## Introduction:

In this blog post, we will delve into the world of resistor & exploring the different types available. their construction unique characteristics, and common uses. Whether you are a beginner or an experienced engineer, this comprehensive guide will help you gain a deeper understanding of the various types of resistor and how to choose the right one for your project.

## What is a Resistor?

A resistor actively restricts the flow of current in a circuit. It measures in ohms / (Ω) and plays a vital role in regulating voltage and delivering power to electronic devices. Resistor ensures proper operation and prevents damage by controlling excessive current flow.

## Ohm’s law

Ohm’s law states that the current flowing through a conductor is directly proportional to the voltage across it, and inversely proportional to the resistance. This fundamental principle in electrical circuits, expressed as I = V/R, helps us comprehend the intricate relationship between voltage, current, and resistance. As a result, it significantly aids in facilitating effective circuit analysis and design.

## I = V / R

Moreover, the electrical power equation P = I × V = R × I^2 = V^2 / R. Intricately illustrates the interplay between power, current, voltage, and resistance. This equation unequivocally demonstrates that the power consumed by a resistor. In watts (W) is precisely determined by multiplying the current (I). In amps (A) with the voltage (V) in volts (V).

## What is the formula for Ohm’s law?

The formula for Ohm’s law states that the current flowing through a component, such as a resistor or a diode, is equal to the voltage across the component divided by its resistance. Moreover, there are three interchangeable formulas to express this relationship (see Figure ). These widely used formulas can be represented as a triangle, with voltage (V), current (I), and resistance (R) placed in different sections.

## Resistors in Series

In a series circuit, you connect resistors one after another, creating a single pathway for current flow. To calculate the total resistance, add up the individual resistances as the current encounters each resistor in sequence.

## Resistors in Parallel

In a parallel circuit, you connect resistors by joining their positive ends together and their negative ends together. This creates multiple paths for current flow, ensuring that each resistor receives the same voltage while dividing the total current among them.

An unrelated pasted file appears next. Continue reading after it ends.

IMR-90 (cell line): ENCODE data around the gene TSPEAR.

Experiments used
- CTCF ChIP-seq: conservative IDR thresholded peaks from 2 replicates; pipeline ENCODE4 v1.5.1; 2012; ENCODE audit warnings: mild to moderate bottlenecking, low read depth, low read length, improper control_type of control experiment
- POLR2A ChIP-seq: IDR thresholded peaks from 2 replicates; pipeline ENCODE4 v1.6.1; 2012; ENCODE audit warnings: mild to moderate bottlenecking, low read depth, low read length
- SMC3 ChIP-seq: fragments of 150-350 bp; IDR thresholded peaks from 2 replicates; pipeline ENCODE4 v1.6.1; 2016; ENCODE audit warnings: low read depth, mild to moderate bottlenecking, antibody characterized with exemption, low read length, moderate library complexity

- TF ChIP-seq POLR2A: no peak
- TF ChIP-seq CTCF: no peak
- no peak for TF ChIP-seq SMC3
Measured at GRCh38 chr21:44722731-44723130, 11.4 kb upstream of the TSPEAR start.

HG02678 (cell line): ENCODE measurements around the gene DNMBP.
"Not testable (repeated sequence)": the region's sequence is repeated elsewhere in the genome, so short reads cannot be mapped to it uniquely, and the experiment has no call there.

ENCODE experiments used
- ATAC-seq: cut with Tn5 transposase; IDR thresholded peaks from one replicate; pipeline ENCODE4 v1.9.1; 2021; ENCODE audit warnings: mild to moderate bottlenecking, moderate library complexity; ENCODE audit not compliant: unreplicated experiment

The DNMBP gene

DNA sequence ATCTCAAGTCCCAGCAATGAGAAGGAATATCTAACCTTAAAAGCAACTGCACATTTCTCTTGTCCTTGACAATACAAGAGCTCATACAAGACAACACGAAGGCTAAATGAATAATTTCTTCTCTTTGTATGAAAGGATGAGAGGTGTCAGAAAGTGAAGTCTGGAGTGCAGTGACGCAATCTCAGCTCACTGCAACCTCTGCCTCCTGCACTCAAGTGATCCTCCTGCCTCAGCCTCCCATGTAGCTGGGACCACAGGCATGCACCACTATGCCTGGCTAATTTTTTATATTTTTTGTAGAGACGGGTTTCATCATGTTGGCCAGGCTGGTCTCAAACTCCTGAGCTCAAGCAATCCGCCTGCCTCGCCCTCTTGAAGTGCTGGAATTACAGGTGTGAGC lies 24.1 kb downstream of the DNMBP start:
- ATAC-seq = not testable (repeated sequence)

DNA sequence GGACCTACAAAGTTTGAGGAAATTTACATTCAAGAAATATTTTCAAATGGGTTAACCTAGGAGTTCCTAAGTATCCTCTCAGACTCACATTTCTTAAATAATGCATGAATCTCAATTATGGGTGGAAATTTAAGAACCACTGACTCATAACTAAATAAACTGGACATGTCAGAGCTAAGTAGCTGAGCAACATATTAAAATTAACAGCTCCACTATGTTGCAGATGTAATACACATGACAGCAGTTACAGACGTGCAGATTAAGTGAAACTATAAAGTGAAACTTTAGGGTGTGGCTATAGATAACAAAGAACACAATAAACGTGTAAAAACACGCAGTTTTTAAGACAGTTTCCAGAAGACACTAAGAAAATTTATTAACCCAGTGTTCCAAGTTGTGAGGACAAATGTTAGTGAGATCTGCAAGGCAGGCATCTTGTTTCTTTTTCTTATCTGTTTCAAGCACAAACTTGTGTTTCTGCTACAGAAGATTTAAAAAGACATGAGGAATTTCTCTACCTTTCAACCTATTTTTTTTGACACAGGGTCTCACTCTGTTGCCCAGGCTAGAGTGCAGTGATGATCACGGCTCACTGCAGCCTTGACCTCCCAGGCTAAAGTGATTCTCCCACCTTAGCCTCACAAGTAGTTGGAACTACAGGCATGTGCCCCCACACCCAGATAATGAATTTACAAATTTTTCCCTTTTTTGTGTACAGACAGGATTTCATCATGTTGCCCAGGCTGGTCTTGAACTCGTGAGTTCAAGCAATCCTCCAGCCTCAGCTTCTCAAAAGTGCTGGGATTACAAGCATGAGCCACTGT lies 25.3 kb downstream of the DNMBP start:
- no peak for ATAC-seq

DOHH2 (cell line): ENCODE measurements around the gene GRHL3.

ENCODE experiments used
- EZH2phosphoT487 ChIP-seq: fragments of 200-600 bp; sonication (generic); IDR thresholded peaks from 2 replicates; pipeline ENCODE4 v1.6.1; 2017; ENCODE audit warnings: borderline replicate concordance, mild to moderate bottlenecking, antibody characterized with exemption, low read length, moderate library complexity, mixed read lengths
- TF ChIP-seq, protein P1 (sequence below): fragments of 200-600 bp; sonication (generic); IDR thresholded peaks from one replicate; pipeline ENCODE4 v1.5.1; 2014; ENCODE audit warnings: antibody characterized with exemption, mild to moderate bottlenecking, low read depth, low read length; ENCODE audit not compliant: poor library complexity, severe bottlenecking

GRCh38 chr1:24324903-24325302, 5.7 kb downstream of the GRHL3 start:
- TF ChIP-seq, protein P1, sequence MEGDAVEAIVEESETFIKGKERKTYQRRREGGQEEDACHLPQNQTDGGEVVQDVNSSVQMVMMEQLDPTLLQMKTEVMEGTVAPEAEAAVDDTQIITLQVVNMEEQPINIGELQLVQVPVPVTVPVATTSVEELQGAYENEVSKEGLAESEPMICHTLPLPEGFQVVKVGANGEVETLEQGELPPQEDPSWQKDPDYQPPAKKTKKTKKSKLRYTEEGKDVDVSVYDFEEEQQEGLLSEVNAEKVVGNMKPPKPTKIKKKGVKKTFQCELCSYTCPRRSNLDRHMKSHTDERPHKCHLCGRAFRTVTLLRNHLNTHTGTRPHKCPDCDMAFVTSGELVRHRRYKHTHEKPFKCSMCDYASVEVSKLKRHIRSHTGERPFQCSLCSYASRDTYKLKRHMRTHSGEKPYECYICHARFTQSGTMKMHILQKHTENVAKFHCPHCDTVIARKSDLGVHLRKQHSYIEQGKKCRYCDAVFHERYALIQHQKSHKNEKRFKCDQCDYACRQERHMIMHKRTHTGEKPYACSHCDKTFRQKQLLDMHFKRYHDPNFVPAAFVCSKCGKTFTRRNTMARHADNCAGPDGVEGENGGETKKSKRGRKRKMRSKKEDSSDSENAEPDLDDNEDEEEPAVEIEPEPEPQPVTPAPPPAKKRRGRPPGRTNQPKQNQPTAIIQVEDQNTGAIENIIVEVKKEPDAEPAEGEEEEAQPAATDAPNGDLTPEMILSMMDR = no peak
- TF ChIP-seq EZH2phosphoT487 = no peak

## Inside the Resistor

Inside a resistor, several materials are commonly used. The main component is a resistive element, which determines the resistance value. Transitioning to the materials used, options include carbon composition, “metal film”, “carbon film” or wire-wound materials. Additional components, such as leads or terminals, and a protective coating or housing, provide insulation and physical protection.

## Types of Resistor

Types of Resistors, essential components in electronic circuits, can be classified into three main types: fixed, variable, and other. Fixed resistors have a predetermined resistance value and remain constant. variable resistors, on the contrary, allow for adjustable resistance. the “other” category encompasses specialized resistor types designed for specific applications, such as thermistors or light-dependent resistors ” LDR” . Let’s explore each type in detail.

## Fixed Resistor

Fixed resistors, which are widely utilized electronic components, hold the distinction of being the most commonly used resistors. They possess a defined ohmic resistance and, importantly, are not adjustable. As a result, fixed resistors play an indispensable role in numerous applications, solidifying their status as fundamental components in electronic circuits.

## Variable Resistor

A variable resistor, also known as a potentiometer, alters its resistance by adjusting the position of a slider. This feature enables their application in dimmer switches and volume controls, where the resistance can be modified to regulate the intensity of light or the level of sound.

## Other Resistor

Variable or dependent resistors, referred to as such because they rely on a physical quantity, exhibit changes in resistance based on factors like incident light, pressure, temperature, voltage, or magnetic field. These resistors are designed to actively adjust their resistance in response to variations in the specific physical parameter.

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